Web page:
The highly effective antioxidant — vitamin C – which many of us prefer to take either to lessen oxidative stress or to stimulate eight different enzymes, holds a far more and serious promise. It can slow down the growth rate of some types of tumors.
Though it is not a new finding, a recent study has shown that it is the cancer cell-growth impeding mechanism, which is different from what some scientists had previously suspected – i.e. vitamin C may stifle tumor growth by preventing the damage of DNA by free radicals.
Researchers have also found another antioxidant — N-acetylcysteine – besides vitamin C, which is found to effectively limit tumor growth in mice.
The new study suggesting the antioxidants’ working in a different way explains that it undermines a tumor’s ability to grow under certain conditions.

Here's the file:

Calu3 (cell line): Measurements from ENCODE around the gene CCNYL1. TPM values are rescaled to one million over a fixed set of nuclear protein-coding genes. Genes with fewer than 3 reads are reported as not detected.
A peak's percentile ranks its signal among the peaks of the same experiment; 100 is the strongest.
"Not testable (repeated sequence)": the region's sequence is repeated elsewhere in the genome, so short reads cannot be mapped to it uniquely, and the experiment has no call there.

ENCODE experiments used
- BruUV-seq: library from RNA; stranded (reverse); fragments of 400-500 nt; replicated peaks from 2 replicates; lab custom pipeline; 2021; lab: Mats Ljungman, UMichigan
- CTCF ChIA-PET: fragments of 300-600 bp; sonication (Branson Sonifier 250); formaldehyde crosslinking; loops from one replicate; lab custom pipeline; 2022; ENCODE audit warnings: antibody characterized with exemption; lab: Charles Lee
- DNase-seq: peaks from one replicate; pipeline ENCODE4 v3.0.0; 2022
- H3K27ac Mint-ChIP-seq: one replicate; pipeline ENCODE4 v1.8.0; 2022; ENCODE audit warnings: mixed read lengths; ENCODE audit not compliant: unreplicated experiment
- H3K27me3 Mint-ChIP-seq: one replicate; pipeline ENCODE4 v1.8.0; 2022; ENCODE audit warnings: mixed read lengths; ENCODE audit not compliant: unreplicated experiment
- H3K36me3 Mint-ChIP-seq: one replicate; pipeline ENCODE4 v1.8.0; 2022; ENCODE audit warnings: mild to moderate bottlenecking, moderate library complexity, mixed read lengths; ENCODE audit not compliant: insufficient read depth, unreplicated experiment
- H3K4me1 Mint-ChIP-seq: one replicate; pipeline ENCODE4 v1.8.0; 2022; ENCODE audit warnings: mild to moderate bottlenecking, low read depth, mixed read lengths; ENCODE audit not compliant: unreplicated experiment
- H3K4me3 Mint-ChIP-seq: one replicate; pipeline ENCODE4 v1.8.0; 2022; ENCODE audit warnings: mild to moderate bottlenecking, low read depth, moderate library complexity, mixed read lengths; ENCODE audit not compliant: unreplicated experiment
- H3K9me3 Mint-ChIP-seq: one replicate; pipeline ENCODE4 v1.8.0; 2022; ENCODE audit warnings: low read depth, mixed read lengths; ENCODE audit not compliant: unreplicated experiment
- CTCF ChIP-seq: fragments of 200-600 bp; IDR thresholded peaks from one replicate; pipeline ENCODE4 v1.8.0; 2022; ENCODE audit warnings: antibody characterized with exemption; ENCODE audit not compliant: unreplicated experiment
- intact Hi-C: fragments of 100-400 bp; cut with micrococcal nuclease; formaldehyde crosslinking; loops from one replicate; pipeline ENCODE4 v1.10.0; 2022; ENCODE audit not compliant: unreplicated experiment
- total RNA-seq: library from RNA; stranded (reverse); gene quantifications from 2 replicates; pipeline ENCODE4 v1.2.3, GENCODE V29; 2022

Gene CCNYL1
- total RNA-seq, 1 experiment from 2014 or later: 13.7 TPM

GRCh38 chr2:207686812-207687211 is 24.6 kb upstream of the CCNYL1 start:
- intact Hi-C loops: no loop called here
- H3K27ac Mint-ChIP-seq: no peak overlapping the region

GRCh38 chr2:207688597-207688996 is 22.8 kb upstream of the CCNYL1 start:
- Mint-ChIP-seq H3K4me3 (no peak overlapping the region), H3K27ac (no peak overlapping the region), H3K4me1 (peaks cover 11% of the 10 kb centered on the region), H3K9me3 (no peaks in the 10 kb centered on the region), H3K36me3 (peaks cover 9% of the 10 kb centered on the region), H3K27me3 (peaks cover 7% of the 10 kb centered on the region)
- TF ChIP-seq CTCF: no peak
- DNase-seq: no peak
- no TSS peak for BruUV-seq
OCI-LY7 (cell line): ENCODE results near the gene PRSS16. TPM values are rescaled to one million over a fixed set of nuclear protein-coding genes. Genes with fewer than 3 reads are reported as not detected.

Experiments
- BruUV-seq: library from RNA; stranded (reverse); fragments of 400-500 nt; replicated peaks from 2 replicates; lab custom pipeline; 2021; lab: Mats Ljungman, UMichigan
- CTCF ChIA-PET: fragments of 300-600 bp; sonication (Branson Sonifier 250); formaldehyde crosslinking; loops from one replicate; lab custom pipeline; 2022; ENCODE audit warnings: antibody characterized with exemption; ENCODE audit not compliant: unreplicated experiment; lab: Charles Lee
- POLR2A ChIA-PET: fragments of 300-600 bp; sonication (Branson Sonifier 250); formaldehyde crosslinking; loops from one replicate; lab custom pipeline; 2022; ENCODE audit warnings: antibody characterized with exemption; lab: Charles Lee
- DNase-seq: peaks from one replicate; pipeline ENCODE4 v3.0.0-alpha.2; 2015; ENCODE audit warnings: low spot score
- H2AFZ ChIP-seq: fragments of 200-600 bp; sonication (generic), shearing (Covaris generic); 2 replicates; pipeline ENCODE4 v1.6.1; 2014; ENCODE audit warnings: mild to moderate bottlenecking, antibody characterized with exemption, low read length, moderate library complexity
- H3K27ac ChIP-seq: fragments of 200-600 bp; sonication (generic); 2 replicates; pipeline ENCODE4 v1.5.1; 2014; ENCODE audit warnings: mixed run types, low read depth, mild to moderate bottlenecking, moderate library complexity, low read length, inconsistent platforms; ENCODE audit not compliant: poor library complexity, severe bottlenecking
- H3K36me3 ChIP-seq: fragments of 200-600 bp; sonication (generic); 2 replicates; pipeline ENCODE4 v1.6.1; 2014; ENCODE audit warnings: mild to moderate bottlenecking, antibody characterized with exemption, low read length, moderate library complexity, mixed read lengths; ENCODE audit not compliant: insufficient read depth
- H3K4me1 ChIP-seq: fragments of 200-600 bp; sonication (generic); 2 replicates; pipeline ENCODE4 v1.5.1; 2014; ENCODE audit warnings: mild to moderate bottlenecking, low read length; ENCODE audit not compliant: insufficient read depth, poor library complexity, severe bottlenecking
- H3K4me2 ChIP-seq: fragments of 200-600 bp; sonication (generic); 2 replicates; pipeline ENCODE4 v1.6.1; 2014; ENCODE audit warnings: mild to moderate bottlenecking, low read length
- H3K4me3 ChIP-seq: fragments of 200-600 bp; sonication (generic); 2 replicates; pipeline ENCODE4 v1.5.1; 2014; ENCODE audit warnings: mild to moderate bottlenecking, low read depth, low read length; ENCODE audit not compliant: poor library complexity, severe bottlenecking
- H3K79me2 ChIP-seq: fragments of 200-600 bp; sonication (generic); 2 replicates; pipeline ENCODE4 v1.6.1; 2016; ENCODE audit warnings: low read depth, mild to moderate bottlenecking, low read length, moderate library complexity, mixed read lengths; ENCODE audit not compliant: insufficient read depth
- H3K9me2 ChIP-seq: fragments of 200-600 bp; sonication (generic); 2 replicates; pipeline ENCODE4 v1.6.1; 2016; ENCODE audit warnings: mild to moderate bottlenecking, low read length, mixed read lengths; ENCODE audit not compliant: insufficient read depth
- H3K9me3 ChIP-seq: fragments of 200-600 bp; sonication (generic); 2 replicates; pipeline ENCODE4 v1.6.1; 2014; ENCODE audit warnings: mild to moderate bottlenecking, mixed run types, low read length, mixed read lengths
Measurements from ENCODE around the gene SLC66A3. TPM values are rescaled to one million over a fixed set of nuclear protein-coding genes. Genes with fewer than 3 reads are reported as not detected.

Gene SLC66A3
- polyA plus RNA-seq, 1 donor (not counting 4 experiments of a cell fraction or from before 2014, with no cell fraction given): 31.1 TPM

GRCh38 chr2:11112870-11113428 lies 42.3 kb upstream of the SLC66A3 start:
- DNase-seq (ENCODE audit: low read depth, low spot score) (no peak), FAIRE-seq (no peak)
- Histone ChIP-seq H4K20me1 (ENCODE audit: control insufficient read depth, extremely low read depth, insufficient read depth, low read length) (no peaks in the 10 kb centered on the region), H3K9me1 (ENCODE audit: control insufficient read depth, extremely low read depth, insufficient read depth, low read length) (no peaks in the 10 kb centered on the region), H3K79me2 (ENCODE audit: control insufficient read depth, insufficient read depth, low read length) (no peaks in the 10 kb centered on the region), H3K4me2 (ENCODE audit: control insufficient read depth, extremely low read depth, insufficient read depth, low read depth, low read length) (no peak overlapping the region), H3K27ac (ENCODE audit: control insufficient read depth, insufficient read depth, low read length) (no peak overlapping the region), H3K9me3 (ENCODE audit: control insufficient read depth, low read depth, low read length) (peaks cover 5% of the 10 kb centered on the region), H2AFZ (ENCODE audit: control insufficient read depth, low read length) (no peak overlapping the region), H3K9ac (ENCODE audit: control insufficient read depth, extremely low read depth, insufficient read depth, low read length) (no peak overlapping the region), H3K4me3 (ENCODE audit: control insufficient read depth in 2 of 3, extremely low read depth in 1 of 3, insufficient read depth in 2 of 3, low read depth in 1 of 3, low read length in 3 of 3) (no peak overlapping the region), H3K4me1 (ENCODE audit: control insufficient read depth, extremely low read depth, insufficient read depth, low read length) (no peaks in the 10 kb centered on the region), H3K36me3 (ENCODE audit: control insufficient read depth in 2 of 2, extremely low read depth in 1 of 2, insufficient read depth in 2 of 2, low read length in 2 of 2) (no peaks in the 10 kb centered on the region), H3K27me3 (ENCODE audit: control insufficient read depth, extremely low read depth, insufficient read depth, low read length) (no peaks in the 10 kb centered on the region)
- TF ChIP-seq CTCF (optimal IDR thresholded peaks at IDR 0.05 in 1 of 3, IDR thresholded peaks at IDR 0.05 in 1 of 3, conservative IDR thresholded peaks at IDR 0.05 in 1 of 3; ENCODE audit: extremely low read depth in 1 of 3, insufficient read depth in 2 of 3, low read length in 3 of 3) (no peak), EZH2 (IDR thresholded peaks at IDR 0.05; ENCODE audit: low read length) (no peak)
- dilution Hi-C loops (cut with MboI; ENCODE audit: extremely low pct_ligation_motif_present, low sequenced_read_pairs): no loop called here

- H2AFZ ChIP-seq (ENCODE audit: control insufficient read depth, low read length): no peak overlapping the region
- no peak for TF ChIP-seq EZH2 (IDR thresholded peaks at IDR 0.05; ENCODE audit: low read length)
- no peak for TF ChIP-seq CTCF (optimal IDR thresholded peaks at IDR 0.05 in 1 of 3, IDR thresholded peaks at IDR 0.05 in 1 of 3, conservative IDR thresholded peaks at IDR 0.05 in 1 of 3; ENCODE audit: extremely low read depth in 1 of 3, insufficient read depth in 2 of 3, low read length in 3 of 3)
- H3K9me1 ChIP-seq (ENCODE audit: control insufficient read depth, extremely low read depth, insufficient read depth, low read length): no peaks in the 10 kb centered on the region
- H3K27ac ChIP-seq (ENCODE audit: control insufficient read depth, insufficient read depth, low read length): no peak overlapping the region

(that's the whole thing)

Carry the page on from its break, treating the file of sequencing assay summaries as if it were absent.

Suggesting more research into it and cautioning against taking high doses of vitamin C, Dr. Chi Dang, a professor of medicine and oncology at Johns Hopkins University in Baltimore said in a telephone interview
Certainly we would very much discourage people with untreated cancer to go out and take buckets full of vitamin C.
This new finding may assist scientists in a big way in the venture to figure out how antioxidants might be harnessed to battle cancer-triggering cells.
Vitamin C may also bring promises against colon and cervical cancer.